Ballet Arizona's Swan Lake Is a Visual Feast

Categories: Dance, Review

Alexander Iziliaev
Brian Leonard (Prince Siegfried) and Jillian Barrell (Odette/Odile) perform in Swan Lake with Ballet Arizona.
When the curtain opens on Ballet Arizona's Swan Lake, the audience is transported to a world reminiscent of Grimm's fairy tales. Layers of elaborate trees, looking like a cross between delicate ink drawings and woodcuts used to illustrate storybooks long ago, line each side of the stage.

Scenic design by David Walker, courtesy of Texas Ballet Theater, is one of several elements making this Swan Lake a visual feast. The production features two acts, each with two scenes. For each one, the curtain rises on a new setting: garden palace, forest, ballroom and lakeside.

So too are costumes -- including the Von Rothbart costume designed by Leonor Texidor and Ballet Arizona artistic director Ib Andersen. It's all about the expansive wings -- fluid but strong and rich with deep shades of blue and green.

Von Rothbart is the bad guy in Swan Lake, a classic tale of good and evil that reminds us love can't always have a happy ending. The good guy is Prince Siegfried, who heads into the woods on his 21st birthday, eager to try the crossbow gifted by this mother.

Soon sorcery meets soap opera.

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The Table Showcases Photography and Encourages Arts Discussion in Phoenix

Categories: Visual Art

Courtesy of The Table
The Table is a "place for photographers to break bread and share pictures."

If there's one crucial thing that's missing from the art scene in Phoenix, it's dialogue. That's precisely why Dana Buhl, photographic artist and curatorial coordinator at Scottsdale Museum of Contemporary Art, opened her own space, The Table. Existing in between an exhibition and a critique, The Table functions through fostering dialogue. While the opening receptions of the exhibitions here are invite-only and conversation driven, anyone can view the exhibitions and have a conversation with the curator by making an appointment. Located inside Buhl's Phoenix home, the space allows visitors to look at the work, sit down, and have a conversation about it.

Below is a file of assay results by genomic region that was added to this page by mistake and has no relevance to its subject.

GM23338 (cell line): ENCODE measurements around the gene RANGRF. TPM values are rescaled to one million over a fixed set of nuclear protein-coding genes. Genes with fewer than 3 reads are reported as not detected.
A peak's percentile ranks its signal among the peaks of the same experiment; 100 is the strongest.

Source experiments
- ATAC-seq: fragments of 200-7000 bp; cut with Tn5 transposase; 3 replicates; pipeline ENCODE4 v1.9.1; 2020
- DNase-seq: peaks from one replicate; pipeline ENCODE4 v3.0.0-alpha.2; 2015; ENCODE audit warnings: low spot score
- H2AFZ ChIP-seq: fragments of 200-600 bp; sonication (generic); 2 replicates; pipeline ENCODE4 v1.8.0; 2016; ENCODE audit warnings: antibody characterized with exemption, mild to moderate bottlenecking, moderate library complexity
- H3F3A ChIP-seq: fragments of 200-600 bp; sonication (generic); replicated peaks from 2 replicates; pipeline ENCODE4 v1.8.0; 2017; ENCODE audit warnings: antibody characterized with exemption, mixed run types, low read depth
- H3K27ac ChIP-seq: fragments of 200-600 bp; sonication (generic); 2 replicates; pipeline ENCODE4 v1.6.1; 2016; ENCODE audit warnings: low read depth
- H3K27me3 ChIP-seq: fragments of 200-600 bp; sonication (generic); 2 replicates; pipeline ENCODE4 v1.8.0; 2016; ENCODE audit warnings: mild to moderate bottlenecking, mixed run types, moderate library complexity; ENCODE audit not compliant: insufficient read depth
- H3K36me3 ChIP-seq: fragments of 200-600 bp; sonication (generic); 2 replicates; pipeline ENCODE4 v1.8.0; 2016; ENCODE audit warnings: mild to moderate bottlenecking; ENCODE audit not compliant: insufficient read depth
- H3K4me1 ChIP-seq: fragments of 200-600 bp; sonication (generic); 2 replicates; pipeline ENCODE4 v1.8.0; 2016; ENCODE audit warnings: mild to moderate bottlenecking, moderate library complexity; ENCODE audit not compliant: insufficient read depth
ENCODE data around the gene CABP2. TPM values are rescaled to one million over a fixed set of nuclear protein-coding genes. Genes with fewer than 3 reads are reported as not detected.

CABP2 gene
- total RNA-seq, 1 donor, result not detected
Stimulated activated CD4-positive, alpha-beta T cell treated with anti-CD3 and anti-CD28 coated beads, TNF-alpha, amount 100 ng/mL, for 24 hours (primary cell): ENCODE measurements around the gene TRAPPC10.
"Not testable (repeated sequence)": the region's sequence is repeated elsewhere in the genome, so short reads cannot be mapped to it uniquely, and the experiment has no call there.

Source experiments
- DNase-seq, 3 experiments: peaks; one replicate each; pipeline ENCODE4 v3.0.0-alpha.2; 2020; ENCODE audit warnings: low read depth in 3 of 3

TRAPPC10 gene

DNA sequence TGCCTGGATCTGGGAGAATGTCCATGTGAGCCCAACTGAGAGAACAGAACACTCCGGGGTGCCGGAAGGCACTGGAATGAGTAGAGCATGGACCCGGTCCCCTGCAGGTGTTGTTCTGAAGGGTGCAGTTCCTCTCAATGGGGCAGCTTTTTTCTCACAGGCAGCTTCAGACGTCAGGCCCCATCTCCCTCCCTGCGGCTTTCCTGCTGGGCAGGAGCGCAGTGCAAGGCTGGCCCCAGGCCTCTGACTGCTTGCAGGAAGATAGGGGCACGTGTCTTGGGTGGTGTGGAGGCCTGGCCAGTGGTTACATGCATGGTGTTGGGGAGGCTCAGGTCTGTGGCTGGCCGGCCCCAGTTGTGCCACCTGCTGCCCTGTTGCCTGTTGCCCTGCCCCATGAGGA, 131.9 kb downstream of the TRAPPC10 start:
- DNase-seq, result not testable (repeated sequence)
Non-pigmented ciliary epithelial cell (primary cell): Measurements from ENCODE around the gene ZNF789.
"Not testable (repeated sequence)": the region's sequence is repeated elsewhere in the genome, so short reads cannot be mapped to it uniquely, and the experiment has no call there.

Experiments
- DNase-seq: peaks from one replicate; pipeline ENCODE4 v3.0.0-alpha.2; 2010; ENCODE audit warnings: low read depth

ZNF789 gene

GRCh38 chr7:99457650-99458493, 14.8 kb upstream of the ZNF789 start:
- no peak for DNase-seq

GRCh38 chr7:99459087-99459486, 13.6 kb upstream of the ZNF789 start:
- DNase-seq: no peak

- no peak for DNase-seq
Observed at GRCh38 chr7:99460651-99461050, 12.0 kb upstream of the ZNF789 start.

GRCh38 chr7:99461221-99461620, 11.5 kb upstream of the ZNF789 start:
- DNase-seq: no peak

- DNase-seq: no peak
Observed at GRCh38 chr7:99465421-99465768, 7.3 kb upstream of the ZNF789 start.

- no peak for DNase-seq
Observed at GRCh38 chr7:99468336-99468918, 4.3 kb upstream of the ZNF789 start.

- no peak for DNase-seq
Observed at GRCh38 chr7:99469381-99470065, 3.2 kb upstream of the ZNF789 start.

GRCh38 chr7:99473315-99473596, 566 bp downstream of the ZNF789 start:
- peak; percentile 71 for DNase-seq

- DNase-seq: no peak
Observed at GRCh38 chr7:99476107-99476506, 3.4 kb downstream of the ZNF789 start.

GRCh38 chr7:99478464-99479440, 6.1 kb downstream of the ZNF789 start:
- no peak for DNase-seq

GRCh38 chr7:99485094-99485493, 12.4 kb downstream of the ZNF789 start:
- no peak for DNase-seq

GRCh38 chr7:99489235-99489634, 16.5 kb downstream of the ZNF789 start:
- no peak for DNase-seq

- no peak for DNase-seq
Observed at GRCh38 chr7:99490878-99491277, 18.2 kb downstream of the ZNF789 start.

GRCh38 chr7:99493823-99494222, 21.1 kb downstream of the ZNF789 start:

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John Wick Restores Our Faith in Violent Movies (PODCAST)

Categories: Film and TV

Keanu Reeves in John Wick
On this week's Voice Film Club podcast, we welcome Village Voice contributor and filmmaker Zachary Wigon, who tells us about his paranoid thriller The Heart Machine (iTunes).

We also scoop out some time for John Wick, which helps restore our faith in violent movies, Horns, Nightcrawler (be sure to read our interview with Jake Gyllenhaal about the film), Citizenfour, Housebound, and Force Majeure.

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5 Things to Do in Metro Phoenix This Weekend

Categories: Events

Benjamin Leatherman
Happy Halloweekend. Here's how to spend it.

Halloweekend is in full swing, with haunted houses and parties galore. Here are five more things to add to your spooky to-do list.

Gotham City Halloween

Though it's been met with mixed reviews, we've got to say that we are pretty taken with Fox's Gotham. While the comic book-inspired drama looks primarily at the origins of James Gordon (you know, the guy who goes on to become Commissioner Gordon) on the police force, it also tends to think a little too big in terms of thematic elements, as opposed to character development. But Donal Logue is there, which is generally a good thing. Regardless of where you stand on the show, you can unleash your DC Comics-loving geekery (within Scottsdale-style reason) when W Scottsdale hosts Gotham City Halloween, a lavish bash worthy of the Batman.

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Fanshen Cox DiGiovanni on Growing Up with Matt Damon and Ben Affleck, Race, and What It Takes to Do a One-Woman Show

Courtesy of Mesa Arts Center
Fanshen Cox DiGiovanni stars in a one-woman show written by her and produced by Matt Damon and Ben Affleck.

Fanshen Cox DiGiovanni wants to talk about race in America -- and she's got an idea of where she wants to start. The writer-actor-director-producer extraordinaire will bring her one-woman show, One Drop of Love, to Mesa Arts Center on Saturday, November 1.